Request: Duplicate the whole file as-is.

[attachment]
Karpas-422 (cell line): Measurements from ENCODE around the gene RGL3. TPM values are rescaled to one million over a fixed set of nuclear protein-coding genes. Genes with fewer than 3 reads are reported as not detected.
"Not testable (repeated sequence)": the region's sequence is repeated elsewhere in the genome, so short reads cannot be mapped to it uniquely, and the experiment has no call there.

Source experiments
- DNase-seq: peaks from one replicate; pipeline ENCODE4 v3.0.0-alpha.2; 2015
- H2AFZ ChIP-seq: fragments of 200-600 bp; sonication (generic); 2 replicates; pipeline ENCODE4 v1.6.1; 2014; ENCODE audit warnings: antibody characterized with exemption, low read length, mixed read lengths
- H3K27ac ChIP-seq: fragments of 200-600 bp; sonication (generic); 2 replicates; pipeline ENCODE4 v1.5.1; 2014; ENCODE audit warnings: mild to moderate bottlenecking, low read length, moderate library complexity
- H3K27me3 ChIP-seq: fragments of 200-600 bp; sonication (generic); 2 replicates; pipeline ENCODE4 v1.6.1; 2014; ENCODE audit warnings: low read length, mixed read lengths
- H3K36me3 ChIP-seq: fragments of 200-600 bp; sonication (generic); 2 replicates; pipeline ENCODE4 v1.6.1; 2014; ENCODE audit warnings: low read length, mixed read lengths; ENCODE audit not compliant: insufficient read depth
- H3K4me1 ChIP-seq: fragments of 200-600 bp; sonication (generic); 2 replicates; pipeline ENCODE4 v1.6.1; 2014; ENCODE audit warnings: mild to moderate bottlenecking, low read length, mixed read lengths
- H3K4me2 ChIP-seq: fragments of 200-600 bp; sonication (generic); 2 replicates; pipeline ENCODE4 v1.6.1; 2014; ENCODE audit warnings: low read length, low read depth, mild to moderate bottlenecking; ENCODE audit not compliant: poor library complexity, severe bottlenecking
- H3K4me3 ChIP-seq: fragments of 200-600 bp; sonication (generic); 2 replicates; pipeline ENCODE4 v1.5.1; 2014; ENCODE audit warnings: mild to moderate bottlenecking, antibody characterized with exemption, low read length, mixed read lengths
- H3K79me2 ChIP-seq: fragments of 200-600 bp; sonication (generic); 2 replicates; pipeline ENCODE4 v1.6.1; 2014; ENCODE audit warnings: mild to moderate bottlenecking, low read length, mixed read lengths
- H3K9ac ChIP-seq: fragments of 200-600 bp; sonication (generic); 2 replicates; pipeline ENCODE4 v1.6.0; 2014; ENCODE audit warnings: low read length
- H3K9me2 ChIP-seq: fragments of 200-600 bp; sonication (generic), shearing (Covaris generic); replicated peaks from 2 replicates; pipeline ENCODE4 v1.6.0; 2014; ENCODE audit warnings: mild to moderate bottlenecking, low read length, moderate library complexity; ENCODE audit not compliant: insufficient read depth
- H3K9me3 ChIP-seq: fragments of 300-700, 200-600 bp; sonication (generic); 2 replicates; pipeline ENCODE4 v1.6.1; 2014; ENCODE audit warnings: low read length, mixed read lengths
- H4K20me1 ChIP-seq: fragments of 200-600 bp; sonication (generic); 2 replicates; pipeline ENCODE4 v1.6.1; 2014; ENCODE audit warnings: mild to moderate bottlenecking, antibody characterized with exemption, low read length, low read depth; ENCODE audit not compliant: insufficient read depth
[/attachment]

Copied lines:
Karpas-422 (cell line): Measurements from ENCODE around the gene RGL3. TPM values are rescaled to one million over a fixed set of nuclear protein-coding genes. Genes with fewer than 3 reads are reported as not detected.
"Not testable (repeated sequence)": the region's sequence is repeated elsewhere in the genome, so short reads cannot be mapped to it uniquely, and the experiment has no call there.

Source experiments
- DNase-seq: peaks from one replicate; pipeline ENCODE4 v3.0.0-alpha.2; 2015
- H2AFZ ChIP-seq: fragments of 200-600 bp; sonication (generic); 2 replicates; pipeline ENCODE4 v1.6.1; 2014; ENCODE audit warnings: antibody characterized with exemption, low read length, mixed read lengths
- H3K27ac ChIP-seq: fragments of 200-600 bp; sonication (generic); 2 replicates; pipeline ENCODE4 v1.5.1; 2014; ENCODE audit warnings: mild to moderate bottlenecking, low read length, moderate library complexity
- H3K27me3 ChIP-seq: fragments of 200-600 bp; sonication (generic); 2 replicates; pipeline ENCODE4 v1.6.1; 2014; ENCODE audit warnings: low read length, mixed read lengths
- H3K36me3 ChIP-seq: fragments of 200-600 bp; sonication (generic); 2 replicates; pipeline ENCODE4 v1.6.1; 2014; ENCODE audit warnings: low read length, mixed read lengths; ENCODE audit not compliant: insufficient read depth
- H3K4me1 ChIP-seq: fragments of 200-600 bp; sonication (generic); 2 replicates; pipeline ENCODE4 v1.6.1; 2014; ENCODE audit warnings: mild to moderate bottlenecking, low read length, mixed read lengths
- H3K4me2 ChIP-seq: fragments of 200-600 bp; sonication (generic); 2 replicates; pipeline ENCODE4 v1.6.1; 2014; ENCODE audit warnings: low read length, low read depth, mild to moderate bottlenecking; ENCODE audit not compliant: poor library complexity, severe bottlenecking
- H3K4me3 ChIP-seq: fragments of 200-600 bp; sonication (generic); 2 replicates; pipeline ENCODE4 v1.5.1; 2014; ENCODE audit warnings: mild to moderate bottlenecking, antibody characterized with exemption, low read length, mixed read lengths
- H3K79me2 ChIP-seq: fragments of 200-600 bp; sonication (generic); 2 replicates; pipeline ENCODE4 v1.6.1; 2014; ENCODE audit warnings: mild to moderate bottlenecking, low read length, mixed read lengths
- H3K9ac ChIP-seq: fragments of 200-600 bp; sonication (generic); 2 replicates; pipeline ENCODE4 v1.6.0; 2014; ENCODE audit warnings: low read length
- H3K9me2 ChIP-seq: fragments of 200-600 bp; sonication (generic), shearing (Covaris generic); replicated peaks from 2 replicates; pipeline ENCODE4 v1.6.0; 2014; ENCODE audit warnings: mild to moderate bottlenecking, low read length, moderate library complexity; ENCODE audit not compliant: insufficient read depth
- H3K9me3 ChIP-seq: fragments of 300-700, 200-600 bp; sonication (generic); 2 replicates; pipeline ENCODE4 v1.6.1; 2014; ENCODE audit warnings: low read length, mixed read lengths
- H4K20me1 ChIP-seq: fragments of 200-600 bp; sonication (generic); 2 replicates; pipeline ENCODE4 v1.6.1; 2014; ENCODE audit warnings: mild to moderate bottlenecking, antibody characterized with exemption, low read length, low read depth; ENCODE audit not compliant: insufficient read depth